revised QVI diff             


QVI Case of the Month!

For past cases, click here link for past cases 



PATIENT HISTORY: An  82-year-old female presents with a history of lung malignancy currently undergoing chemotherapy.  Two days ago she developed left calf pain in the leg began to swell noticeably yesterday and she was referred to us with suspicion of venous thrombosis. She denied prior DVT or SVT and gave up tobacco April 2009.


PHYSICAL EXAM:  The left leg is notably swollen compared to the right leg and measurements are as follows: Right calf 12 ½”, right ankle 8 ", compared to the left calf at 14 ", and left ankle 8 ¾”. There were no significant varicosities and only a few spider and reticular vein clusters present.  Popliteal and ankle pulses are palpable bilaterally.


Left Leg Images-


cfv thrombus  cfv spectrum


cfv spectrum    


   pop comp


pop thrombus   pop spectrum no flow 


ptv thrombus  pero thrombus


Obvious left femoral popliteal and tibial thrombosis but note the abnormal, largely continuous flow pattern in the common femoral and saphenofemoral junction.


Right Leg Images -


rt cfv spectrum  cfv spectrum2

Note - some respiratory phasicity present


Pelvic and Abdominal Veins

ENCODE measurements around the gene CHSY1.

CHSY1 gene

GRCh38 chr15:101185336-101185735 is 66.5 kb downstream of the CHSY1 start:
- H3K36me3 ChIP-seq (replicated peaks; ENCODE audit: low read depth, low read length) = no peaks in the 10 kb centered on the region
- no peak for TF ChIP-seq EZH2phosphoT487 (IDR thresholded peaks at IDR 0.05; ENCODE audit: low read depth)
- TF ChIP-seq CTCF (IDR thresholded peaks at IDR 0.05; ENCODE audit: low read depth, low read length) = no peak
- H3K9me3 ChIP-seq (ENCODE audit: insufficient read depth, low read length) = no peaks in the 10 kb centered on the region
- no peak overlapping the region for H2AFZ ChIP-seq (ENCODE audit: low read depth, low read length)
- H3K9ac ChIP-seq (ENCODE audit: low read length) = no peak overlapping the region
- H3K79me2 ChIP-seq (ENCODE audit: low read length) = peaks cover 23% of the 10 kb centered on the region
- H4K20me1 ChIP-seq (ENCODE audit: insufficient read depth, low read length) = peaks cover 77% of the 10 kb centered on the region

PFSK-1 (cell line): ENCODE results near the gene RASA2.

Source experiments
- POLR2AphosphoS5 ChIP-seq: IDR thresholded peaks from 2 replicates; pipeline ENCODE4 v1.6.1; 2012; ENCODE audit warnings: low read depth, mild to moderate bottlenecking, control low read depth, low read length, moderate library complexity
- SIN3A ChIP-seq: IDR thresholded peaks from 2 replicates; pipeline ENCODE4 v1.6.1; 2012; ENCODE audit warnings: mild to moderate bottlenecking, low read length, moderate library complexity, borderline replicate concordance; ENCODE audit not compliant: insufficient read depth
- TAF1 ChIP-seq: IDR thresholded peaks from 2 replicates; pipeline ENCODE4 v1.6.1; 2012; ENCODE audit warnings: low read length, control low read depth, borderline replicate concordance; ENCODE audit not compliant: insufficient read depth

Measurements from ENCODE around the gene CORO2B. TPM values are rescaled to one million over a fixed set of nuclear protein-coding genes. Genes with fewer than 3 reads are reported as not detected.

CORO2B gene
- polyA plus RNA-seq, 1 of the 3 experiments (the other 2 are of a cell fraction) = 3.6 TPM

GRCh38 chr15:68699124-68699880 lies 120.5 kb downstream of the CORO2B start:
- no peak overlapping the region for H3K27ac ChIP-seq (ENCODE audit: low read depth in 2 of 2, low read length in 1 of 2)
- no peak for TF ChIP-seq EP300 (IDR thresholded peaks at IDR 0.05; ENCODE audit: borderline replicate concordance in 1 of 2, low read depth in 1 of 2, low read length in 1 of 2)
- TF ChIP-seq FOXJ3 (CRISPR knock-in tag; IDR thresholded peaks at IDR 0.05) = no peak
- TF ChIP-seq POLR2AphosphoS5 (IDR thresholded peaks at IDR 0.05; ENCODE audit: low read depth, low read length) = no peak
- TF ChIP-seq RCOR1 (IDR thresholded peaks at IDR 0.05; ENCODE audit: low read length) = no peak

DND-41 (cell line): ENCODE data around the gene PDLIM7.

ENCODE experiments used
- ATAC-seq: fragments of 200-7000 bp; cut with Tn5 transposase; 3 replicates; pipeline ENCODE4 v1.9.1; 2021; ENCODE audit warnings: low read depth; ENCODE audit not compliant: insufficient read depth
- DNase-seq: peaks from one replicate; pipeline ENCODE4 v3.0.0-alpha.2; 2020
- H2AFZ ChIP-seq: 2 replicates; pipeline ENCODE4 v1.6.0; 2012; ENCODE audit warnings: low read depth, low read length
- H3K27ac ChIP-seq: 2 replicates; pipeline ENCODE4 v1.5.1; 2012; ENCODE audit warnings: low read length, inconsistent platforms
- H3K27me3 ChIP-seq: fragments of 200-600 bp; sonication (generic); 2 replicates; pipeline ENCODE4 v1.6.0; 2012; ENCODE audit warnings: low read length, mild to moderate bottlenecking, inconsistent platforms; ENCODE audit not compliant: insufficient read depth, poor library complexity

leiv spectrum  reiv spectrum


Note the continuous flow in the left external iliac vein in contrast to some respiratory phasicity of the right external iliac vein albeit somewhat dampened.




Some suspicion for partial obstruction in the left external iliac vein. Not the highest quality image of the left common iliac vein but appears to be completely obstructed. There was also some suspicion of partial obstruction of the right common iliac vein.




  ivc reconstituted


The distal inferior vena cava is slightly distended and nearly completely obstructed. The transverse image demonstrates a small persistant lumen with flow from the right common iliac vein. The left renal vein is identified and the IVC is widely patent above this confluence but largley obstructed distal to this.


Discussion:It is no mystery that patients with malignancy and especially those undergoing chmotherapy are at exceptionally high risk for venous thrombosis. This case is somewhat unusual in that the patient had only been symptomatic for 48 hours and presents with such extensive thrombosis. The vascular technologist needs to be aware of normal and abnormal flow patterns on the outflow veins of the leg and comparison between the right and left legs is critical in the evaluation of patients suspected of having acute venous thrombosis. Given persistant respiratory phasicity, the extent of the thrombus into the IVC with a nearly complete obstruction was somewhat unexpected.


QVI Case of the Month!

For past cases, click here link for past cases